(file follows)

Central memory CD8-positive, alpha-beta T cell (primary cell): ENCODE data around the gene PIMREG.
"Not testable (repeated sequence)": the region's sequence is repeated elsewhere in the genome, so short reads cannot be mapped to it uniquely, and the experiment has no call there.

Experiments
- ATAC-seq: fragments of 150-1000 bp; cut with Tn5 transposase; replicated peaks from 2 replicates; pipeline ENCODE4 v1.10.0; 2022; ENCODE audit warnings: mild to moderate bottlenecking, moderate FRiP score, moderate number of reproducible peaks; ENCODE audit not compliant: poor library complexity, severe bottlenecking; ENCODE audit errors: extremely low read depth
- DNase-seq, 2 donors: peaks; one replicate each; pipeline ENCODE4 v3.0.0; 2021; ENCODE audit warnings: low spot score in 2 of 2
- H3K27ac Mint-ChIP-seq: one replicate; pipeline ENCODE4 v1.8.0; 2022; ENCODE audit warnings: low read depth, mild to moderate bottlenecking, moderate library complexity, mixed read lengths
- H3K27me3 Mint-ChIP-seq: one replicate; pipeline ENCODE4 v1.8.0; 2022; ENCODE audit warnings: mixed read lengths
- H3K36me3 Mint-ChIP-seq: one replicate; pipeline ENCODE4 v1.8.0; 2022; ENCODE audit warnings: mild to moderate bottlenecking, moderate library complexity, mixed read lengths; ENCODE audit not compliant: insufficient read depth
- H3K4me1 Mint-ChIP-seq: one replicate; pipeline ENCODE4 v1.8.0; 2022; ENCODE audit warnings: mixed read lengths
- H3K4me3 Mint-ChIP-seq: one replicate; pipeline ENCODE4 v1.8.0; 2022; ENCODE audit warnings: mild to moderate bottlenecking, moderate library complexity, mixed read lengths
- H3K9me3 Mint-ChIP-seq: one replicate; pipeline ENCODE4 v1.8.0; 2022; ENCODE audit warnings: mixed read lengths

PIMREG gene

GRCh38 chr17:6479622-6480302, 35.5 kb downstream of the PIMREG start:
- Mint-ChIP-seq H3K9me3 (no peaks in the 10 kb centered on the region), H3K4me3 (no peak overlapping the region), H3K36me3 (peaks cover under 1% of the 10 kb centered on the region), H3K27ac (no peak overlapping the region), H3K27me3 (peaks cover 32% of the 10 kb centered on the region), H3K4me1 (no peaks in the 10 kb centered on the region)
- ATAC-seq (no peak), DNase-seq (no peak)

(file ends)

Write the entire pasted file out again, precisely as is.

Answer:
Central memory CD8-positive, alpha-beta T cell (primary cell): ENCODE data around the gene PIMREG.
"Not testable (repeated sequence)": the region's sequence is repeated elsewhere in the genome, so short reads cannot be mapped to it uniquely, and the experiment has no call there.

Experiments
- ATAC-seq: fragments of 150-1000 bp; cut with Tn5 transposase; replicated peaks from 2 replicates; pipeline ENCODE4 v1.10.0; 2022; ENCODE audit warnings: mild to moderate bottlenecking, moderate FRiP score, moderate number of reproducible peaks; ENCODE audit not compliant: poor library complexity, severe bottlenecking; ENCODE audit errors: extremely low read depth
- DNase-seq, 2 donors: peaks; one replicate each; pipeline ENCODE4 v3.0.0; 2021; ENCODE audit warnings: low spot score in 2 of 2
- H3K27ac Mint-ChIP-seq: one replicate; pipeline ENCODE4 v1.8.0; 2022; ENCODE audit warnings: low read depth, mild to moderate bottlenecking, moderate library complexity, mixed read lengths
- H3K27me3 Mint-ChIP-seq: one replicate; pipeline ENCODE4 v1.8.0; 2022; ENCODE audit warnings: mixed read lengths
- H3K36me3 Mint-ChIP-seq: one replicate; pipeline ENCODE4 v1.8.0; 2022; ENCODE audit warnings: mild to moderate bottlenecking, moderate library complexity, mixed read lengths; ENCODE audit not compliant: insufficient read depth
- H3K4me1 Mint-ChIP-seq: one replicate; pipeline ENCODE4 v1.8.0; 2022; ENCODE audit warnings: mixed read lengths
- H3K4me3 Mint-ChIP-seq: one replicate; pipeline ENCODE4 v1.8.0; 2022; ENCODE audit warnings: mild to moderate bottlenecking, moderate library complexity, mixed read lengths
- H3K9me3 Mint-ChIP-seq: one replicate; pipeline ENCODE4 v1.8.0; 2022; ENCODE audit warnings: mixed read lengths

PIMREG gene

GRCh38 chr17:6479622-6480302, 35.5 kb downstream of the PIMREG start:
- Mint-ChIP-seq H3K9me3 (no peaks in the 10 kb centered on the region), H3K4me3 (no peak overlapping the region), H3K36me3 (peaks cover under 1% of the 10 kb centered on the region), H3K27ac (no peak overlapping the region), H3K27me3 (peaks cover 32% of the 10 kb centered on the region), H3K4me1 (no peaks in the 10 kb centered on the region)
- ATAC-seq (no peak), DNase-seq (no peak)